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See also: Epiphany



From Middle English epiphanie, from Old French epyphanie, from Late Latin epiphania, from Ancient Greek ἐπιφάνεια (epipháneia, manifestation, striking appearance), from ἐπιφαίνω (epiphaínō, I appear, display), from ἐπί (epí, upon) + φαίνω (phaínō, I shine, appear). English Epiphany (of Christ) since the 14th century, generic use since the 17th century.



epiphany (plural epiphanies)

  1. An illuminating realization or discovery, often resulting in a personal feeling of elation, awe, or wonder.
    Synonyms: aha moment, enlightenment, nirvana, satori
    It came to her in an epiphany what her life's work was to be.
    • 1989, Greil Marcus, Lipstick Traces, Faber & Faber, published 2009:
      Instead of examining institutions and classes, structures of economic production and social control, one had to think about “moments”—moments of love, hate, poetry, frustration, action, surrender, delight, humiliation, justice, cruelty, resignation, surprise, disgust, resentment, self-loathing, pity, fury, peace of mind—those tiny epiphanies, Lefebvre said, in which the absolute possibilities and temporal limits of anyone's existence were revealed.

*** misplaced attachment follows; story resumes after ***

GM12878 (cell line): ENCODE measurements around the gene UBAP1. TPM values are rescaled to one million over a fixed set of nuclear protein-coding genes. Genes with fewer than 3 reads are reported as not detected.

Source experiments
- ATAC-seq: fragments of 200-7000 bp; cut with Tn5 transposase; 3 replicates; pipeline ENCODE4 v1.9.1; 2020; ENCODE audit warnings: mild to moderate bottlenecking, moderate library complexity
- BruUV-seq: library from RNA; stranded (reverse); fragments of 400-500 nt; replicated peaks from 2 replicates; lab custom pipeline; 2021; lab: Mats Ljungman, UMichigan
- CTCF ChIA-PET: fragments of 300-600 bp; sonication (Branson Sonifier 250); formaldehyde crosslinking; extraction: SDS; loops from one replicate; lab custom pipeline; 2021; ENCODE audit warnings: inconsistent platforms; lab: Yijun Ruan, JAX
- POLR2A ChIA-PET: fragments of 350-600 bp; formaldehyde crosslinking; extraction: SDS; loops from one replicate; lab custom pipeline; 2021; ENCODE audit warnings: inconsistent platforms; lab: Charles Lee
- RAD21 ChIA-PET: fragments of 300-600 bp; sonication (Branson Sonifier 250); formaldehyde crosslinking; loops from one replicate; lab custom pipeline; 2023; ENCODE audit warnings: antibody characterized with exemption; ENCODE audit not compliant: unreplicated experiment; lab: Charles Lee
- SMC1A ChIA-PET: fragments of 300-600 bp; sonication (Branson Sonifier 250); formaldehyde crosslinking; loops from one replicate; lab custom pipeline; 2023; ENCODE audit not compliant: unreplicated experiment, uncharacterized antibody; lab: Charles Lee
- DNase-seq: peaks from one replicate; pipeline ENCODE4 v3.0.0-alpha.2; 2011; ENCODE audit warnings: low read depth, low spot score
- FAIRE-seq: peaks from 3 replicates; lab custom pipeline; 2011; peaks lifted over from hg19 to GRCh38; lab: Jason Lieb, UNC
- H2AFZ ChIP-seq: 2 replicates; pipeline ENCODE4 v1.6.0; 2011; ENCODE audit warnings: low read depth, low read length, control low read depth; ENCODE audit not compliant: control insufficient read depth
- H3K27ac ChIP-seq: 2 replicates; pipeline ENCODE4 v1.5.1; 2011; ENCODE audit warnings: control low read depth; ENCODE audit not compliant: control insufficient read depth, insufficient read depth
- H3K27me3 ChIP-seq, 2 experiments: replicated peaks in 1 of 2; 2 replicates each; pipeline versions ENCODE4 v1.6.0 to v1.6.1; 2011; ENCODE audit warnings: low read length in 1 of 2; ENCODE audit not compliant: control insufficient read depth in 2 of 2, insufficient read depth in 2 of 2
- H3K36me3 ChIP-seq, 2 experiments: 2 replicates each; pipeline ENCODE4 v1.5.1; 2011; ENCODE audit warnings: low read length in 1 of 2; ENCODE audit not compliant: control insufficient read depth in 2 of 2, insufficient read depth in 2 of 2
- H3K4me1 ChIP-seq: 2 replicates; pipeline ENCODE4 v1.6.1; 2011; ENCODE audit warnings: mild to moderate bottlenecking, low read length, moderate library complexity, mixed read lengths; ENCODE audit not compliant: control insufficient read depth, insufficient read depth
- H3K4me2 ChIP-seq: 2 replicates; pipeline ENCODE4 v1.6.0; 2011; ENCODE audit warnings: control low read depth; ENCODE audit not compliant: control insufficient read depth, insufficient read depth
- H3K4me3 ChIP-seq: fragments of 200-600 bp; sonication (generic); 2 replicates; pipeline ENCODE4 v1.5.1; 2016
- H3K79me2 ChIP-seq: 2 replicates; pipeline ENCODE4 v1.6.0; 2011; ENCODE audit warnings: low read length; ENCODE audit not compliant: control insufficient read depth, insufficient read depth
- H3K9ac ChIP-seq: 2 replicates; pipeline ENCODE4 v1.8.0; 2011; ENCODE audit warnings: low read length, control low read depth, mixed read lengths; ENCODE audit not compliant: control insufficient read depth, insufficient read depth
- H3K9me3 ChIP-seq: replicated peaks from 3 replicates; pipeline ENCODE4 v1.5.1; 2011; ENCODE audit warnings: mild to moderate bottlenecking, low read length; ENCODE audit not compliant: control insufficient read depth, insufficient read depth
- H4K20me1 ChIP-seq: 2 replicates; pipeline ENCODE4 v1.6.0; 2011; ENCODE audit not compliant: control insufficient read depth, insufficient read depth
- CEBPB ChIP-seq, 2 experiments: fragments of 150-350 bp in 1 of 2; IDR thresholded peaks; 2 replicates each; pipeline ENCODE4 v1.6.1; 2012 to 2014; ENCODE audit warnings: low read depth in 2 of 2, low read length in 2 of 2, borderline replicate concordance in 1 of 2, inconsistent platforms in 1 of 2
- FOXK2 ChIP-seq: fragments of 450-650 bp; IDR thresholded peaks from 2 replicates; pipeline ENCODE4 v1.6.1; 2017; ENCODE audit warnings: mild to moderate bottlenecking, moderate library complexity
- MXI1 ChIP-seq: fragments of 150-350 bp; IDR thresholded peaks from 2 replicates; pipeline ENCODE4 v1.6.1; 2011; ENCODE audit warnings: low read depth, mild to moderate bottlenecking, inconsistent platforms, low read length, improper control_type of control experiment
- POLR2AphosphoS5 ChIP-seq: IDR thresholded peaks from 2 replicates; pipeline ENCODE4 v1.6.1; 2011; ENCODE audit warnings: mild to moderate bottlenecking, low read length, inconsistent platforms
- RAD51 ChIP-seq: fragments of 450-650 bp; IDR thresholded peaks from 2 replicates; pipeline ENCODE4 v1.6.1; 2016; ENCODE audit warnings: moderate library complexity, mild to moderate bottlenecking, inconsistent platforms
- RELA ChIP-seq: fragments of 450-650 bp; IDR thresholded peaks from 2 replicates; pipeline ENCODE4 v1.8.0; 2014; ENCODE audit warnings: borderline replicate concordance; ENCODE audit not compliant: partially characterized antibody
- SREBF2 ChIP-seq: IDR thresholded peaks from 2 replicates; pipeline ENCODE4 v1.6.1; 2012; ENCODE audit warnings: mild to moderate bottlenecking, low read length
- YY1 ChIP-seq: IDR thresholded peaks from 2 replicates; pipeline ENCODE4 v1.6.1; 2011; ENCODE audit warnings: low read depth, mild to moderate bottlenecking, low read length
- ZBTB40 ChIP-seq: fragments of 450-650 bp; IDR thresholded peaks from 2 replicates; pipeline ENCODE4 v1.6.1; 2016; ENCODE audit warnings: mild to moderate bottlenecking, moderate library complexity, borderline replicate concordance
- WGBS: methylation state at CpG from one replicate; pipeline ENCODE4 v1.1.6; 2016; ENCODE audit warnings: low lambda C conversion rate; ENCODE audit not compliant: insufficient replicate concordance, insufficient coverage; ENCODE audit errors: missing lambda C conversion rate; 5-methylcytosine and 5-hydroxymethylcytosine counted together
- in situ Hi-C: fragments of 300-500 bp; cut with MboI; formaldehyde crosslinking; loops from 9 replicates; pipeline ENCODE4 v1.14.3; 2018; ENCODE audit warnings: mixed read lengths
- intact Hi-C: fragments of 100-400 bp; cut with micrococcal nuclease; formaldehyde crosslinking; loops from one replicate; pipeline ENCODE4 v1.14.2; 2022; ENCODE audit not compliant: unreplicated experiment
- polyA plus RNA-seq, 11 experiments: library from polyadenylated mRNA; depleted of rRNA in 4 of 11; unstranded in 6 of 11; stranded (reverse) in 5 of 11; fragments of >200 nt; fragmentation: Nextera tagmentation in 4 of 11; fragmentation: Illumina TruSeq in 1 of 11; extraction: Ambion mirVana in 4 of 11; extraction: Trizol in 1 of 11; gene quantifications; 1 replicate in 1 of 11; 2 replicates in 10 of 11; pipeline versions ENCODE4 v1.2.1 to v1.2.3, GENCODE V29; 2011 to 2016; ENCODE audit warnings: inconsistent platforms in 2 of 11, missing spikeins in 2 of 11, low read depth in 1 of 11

• 2013, Chris Hadfield, chapter 11, in An Astronaut's Guide to Life on Earth, Pan Macmillan, →ISBN:
      But after spending most of my pocket money to get those developed, I had an epiphany: I was never going to be a professional photographer. My pictures were god-awful. I put the camera away.
    • 2023 May 9, Jay Caspian Kang, “Tony Hsieh and the Emptiness of the Tech-Mogul Myth”, in The New Yorker[1]:
      The logic of the standard biography—a formative event leads to an epiphany that creates the great man—doesn’t quite work when the greatness doesn’t have much to do with the man at all.
  2. A manifestation or appearance of a divine or superhuman being.
    Synonym: theophany
    • 1981, William Irwin Thompson, The Time Falling Bodies Take to Light: Mythology, Sexuality and the Origins of Culture, London: Rider/Hutchinson & Co., page 129:
      The ithyphallic bird-man is the climactic, ecstatic, instantaneous male principle confronting the enormous, slow, bovine, and enduring principle of the eternal feminine in her epiphany as the bison.
  3. (Christianity) Alternative letter-case form of Epiphany.

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